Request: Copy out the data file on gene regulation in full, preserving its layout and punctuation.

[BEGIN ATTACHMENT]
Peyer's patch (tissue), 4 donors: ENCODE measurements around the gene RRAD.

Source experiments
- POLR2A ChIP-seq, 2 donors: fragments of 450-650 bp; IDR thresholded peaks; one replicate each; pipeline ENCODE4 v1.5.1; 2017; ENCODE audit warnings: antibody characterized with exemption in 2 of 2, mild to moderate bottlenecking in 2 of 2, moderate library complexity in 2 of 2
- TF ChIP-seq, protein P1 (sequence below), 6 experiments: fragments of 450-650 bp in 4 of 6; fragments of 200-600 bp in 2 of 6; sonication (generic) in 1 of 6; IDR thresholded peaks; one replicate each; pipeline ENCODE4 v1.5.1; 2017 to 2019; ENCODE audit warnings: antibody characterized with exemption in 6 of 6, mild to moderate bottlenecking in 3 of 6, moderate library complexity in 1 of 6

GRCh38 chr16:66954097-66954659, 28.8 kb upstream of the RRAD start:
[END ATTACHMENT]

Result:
Peyer's patch (tissue), 4 donors: ENCODE measurements around the gene RRAD.

Source experiments
- POLR2A ChIP-seq, 2 donors: fragments of 450-650 bp; IDR thresholded peaks; one replicate each; pipeline ENCODE4 v1.5.1; 2017; ENCODE audit warnings: antibody characterized with exemption in 2 of 2, mild to moderate bottlenecking in 2 of 2, moderate library complexity in 2 of 2
- TF ChIP-seq, protein P1 (sequence below), 6 experiments: fragments of 450-650 bp in 4 of 6; fragments of 200-600 bp in 2 of 6; sonication (generic) in 1 of 6; IDR thresholded peaks; one replicate each; pipeline ENCODE4 v1.5.1; 2017 to 2019; ENCODE audit warnings: antibody characterized with exemption in 6 of 6, mild to moderate bottlenecking in 3 of 6, moderate library complexity in 1 of 6

GRCh38 chr16:66954097-66954659, 28.8 kb upstream of the RRAD start: